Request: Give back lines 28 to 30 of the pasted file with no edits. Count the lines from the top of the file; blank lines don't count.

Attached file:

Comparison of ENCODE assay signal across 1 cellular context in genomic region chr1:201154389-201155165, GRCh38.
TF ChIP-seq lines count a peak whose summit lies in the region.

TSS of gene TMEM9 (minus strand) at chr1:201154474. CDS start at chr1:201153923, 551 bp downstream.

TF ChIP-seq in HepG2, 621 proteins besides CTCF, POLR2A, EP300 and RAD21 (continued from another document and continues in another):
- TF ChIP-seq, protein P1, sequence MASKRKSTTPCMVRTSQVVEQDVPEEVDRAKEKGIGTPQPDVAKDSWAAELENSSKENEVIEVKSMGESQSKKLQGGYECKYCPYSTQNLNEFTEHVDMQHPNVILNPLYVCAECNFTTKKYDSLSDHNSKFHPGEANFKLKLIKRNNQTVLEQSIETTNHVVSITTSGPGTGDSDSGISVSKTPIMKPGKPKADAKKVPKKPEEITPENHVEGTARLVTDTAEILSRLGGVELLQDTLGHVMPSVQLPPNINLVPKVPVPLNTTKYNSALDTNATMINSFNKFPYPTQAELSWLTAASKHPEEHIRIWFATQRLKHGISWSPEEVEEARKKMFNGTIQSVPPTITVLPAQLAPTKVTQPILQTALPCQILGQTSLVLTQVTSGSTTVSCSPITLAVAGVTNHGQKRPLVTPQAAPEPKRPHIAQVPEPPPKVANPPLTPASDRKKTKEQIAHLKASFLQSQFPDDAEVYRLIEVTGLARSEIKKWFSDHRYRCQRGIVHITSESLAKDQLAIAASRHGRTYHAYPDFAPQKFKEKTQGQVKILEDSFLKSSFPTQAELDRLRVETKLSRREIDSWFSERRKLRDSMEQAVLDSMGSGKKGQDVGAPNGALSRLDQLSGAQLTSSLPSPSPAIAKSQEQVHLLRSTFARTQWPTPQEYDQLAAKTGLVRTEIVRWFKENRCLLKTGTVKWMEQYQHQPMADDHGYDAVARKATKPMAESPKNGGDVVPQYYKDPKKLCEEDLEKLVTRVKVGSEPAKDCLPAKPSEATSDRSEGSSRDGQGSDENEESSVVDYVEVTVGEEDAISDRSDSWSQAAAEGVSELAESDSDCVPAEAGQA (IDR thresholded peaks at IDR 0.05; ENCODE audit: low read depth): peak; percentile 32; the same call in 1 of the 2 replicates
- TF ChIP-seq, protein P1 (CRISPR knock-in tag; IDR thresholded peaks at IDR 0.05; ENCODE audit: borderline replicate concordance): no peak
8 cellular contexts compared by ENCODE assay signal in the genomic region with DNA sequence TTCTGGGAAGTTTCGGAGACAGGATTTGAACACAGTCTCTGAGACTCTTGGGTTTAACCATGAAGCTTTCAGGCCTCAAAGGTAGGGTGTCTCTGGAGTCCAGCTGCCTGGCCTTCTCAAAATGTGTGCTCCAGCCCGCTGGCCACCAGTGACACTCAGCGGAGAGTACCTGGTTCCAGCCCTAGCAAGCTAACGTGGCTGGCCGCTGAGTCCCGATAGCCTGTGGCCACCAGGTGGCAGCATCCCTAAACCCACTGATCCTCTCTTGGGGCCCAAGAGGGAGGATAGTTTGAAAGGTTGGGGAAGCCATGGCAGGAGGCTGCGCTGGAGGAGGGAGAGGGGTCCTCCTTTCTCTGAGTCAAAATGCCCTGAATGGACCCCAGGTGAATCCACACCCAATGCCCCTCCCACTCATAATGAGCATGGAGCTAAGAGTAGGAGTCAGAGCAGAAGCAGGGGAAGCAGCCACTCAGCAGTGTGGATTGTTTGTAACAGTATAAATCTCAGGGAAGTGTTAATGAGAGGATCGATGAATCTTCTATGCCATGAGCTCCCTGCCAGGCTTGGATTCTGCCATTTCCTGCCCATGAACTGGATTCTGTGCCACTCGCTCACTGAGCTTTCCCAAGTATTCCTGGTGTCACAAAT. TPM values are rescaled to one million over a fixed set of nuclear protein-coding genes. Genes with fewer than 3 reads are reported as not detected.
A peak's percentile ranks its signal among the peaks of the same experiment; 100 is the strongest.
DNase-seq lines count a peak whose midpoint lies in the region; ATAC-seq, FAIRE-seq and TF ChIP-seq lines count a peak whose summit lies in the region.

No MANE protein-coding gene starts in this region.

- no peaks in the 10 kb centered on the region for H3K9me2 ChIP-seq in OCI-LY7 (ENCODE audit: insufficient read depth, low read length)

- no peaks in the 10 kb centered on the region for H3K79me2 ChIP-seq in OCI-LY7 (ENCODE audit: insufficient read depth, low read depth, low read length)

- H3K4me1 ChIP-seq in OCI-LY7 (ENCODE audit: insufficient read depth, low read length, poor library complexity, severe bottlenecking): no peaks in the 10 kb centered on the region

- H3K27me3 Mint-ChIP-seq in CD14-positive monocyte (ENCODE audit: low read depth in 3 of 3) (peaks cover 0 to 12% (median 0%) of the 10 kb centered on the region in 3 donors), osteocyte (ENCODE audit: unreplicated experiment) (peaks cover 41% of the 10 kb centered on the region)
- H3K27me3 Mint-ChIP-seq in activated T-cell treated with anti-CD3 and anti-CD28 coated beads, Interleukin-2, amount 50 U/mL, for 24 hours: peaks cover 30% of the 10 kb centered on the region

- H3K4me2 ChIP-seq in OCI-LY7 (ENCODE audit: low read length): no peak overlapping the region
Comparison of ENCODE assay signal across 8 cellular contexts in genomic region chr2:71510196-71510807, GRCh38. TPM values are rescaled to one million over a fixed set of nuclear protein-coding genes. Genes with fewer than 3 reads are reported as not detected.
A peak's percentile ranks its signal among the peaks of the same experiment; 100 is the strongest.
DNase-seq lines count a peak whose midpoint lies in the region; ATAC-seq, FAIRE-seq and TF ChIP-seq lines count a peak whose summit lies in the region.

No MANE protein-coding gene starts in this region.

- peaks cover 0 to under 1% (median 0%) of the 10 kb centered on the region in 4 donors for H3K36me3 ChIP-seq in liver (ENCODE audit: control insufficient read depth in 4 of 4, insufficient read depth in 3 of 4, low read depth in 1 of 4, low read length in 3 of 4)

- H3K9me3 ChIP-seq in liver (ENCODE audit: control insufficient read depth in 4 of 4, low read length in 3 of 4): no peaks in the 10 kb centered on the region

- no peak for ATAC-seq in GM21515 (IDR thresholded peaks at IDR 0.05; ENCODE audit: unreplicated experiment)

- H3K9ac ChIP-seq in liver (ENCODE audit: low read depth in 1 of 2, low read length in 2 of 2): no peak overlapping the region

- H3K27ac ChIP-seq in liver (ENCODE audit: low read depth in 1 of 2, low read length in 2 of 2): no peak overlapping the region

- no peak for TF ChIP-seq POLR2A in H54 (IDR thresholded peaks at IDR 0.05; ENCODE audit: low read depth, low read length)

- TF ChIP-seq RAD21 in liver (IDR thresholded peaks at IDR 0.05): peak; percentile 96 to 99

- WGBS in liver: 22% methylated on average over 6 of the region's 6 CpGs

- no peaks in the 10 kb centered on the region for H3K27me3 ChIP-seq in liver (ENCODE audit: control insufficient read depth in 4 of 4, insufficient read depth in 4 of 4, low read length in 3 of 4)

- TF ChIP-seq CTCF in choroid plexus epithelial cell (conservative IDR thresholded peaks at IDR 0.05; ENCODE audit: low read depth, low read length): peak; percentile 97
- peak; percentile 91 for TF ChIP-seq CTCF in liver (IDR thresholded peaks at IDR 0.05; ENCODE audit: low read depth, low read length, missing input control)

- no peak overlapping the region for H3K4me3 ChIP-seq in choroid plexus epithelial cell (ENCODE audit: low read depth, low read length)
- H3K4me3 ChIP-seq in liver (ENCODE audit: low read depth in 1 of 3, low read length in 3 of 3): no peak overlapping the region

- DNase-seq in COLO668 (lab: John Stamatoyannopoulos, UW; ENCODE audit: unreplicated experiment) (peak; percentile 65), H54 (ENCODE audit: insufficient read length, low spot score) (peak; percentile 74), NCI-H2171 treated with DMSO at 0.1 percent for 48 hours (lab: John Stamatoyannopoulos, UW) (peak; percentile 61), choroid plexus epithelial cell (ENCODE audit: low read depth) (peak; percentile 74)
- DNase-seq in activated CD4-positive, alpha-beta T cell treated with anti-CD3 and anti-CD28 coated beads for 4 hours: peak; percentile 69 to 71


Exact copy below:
- WGBS in liver: 22% methylated on average over 6 of the region's 6 CpGs

- no peaks in the 10 kb centered on the region for H3K27me3 ChIP-seq in liver (ENCODE audit: control insufficient read depth in 4 of 4, insufficient read depth in 4 of 4, low read length in 3 of 4)

- TF ChIP-seq CTCF in choroid plexus epithelial cell (conservative IDR thresholded peaks at IDR 0.05; ENCODE audit: low read depth, low read length): peak; percentile 97